Humans speak by making use of specialized muscles in their lips, tongues, voice box, and throat.
Because Parkinson’s disease weakens muscle control, communication can become difficult as these muscles deteriorate. As Parkinson’s progresses, patients can develop slurred speech and chronic hoarseness. Even writing or typing may become challenging, as tremors and muscle stiffness wrack the person’s body.
Caregivers can play a critical role in helping a person with Parkinson’s disease deal with communication difficulties. It will require some patience, but there are ways to make it easier for a person to get their point across despite Parkinson’s disease. Caregivers can also assist with speech therapy designed to help the person deal with the effects of the disease.
Parkinson’s Disease: Helping With Communication
Caregivers can use a number of helpful strategies when communicating with a person who experiences speech problems due to Parkinson’s disease. Try:
- Sitting face-to-face. This will allow you to maximize verbal and non-verbal communication to enhance your understanding of what the person is trying to say.
- Keeping questions basic. “The caregiver should not ask questions that require elaborate responses,” notes Linda Pituch, a patient services manager for the Parkinson’s Disease Foundation. “Ask questions that can be answered in simple ways, with very little elaboration.”
- Encouraging your loved one to speak slowly and carefully.”Teaching the person to talk slowly is very important,” Pituch says. Keep in mind that the person may also need extra time to process information and respond appropriately.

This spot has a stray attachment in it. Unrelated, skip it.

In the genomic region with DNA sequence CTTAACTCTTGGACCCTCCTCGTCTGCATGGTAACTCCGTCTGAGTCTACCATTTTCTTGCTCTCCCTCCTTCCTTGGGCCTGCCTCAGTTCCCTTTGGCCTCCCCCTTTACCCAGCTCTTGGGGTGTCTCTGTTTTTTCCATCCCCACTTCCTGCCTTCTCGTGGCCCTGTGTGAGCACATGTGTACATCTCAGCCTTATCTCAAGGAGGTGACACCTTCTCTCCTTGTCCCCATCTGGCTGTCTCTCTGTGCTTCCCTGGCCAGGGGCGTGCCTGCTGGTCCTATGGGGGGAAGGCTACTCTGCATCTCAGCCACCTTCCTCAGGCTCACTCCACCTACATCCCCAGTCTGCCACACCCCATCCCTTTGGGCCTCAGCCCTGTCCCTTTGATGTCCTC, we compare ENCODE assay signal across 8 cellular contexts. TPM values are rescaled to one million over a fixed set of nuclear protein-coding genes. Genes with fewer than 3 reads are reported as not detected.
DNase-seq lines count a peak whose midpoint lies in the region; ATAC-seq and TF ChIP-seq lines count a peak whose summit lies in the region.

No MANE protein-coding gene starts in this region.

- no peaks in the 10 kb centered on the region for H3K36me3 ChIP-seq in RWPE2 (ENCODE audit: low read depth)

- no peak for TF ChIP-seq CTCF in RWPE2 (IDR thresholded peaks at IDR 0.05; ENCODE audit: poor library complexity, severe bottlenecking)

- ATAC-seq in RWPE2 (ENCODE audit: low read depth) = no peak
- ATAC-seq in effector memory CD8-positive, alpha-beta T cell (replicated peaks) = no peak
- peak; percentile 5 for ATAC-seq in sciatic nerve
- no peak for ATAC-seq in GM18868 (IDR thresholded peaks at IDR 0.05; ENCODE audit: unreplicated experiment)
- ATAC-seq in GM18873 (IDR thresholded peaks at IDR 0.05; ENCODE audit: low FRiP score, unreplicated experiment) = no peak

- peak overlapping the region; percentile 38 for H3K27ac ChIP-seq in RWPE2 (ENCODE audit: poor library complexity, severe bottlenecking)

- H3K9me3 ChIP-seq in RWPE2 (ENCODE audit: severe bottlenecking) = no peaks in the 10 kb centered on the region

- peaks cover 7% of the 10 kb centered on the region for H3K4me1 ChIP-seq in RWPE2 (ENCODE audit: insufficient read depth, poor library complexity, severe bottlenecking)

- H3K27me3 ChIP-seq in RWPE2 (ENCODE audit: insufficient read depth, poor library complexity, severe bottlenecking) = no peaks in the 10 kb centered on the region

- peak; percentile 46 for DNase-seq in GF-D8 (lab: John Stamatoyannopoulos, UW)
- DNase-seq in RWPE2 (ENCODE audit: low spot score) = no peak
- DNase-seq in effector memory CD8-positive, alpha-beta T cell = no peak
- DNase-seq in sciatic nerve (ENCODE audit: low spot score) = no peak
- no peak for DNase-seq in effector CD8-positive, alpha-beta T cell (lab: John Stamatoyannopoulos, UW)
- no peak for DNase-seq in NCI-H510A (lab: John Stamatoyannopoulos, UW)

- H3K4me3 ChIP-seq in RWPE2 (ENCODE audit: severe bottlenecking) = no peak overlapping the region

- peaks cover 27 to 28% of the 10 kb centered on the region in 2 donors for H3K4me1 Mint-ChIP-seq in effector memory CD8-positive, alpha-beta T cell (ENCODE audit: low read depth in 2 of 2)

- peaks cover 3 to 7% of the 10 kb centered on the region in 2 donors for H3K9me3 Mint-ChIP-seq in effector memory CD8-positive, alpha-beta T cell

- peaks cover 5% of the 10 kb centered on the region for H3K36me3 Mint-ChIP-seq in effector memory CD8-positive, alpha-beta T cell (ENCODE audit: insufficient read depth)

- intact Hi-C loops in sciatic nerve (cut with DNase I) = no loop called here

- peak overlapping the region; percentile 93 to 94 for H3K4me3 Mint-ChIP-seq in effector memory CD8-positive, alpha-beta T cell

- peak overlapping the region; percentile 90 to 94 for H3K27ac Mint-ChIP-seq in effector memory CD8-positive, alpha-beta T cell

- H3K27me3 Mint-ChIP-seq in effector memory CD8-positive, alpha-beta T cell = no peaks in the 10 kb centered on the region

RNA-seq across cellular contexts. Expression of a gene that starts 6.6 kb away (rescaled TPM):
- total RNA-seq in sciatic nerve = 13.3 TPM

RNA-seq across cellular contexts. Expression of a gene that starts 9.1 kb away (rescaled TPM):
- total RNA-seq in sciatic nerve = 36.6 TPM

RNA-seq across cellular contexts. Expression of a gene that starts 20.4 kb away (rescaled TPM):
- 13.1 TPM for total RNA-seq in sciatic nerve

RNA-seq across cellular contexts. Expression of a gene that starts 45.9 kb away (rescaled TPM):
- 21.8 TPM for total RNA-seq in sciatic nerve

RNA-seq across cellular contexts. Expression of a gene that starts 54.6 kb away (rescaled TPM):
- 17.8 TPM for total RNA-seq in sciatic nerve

- Following up if you only understand part of a statement. Don’t be shy about asking your loved one to clarify a statement. For example, you may understand that the person wants you to go to the store for them, but you may not get the rest of the sentence. Follow up with pointed questions like: “What would you like me to get you at the store?” or “Which store are we talking about?”
- Being creative. Work with your friend or family member with Parkinson’s disease to develop shorthand verbal and nonverbal codes that will help get the point across, particularly regarding common subjects. “Sometimes people will use pictures or gestures to better express what they are saying,” Pituch notes.
- Limiting distractions. When speaking with your loved one, turn off the television and minimize background distractions as much as possible. If you’re having guests over, try to only invite small groups and encourage one-on-one conversations with your friend or family member who has Parkinson’s disease.
Parkinson’s Disease: Speech Therapy
Parkinson’s disease interferes with the entire speech process. It weakens muscles in the mouth, lips, tongue, and diaphragm. Even facial expressions and nonverbal communication may become limited by progressive facial-muscle stiffening.
Speech therapy can help a person with Parkinson’s disease maintain and even regain communication skills lost to muscle weakness. Due to the effects of the disease, the person may no longer be able to speak in the same way, but a speech pathologist or therapist can teach specific strategies that make communication easier.
As a caregiver, you can actively help with speech therapy in several ways. Start by asking your loved one’s doctor for a referral to a speech therapist as soon as you notice any changes in the way your loved one speaks. You can also help the person with speech therapy exercises at home. The sooner treatment begins, the better.
Communication with your loved one does not have to stop because they have Parkinson’s disease. You may just have to make a few adjustments, be willing to help with exercises, and be patient. But knowing what your loved one wants to say – or what she needs – will make it worth the effort.
Story via Everyday Health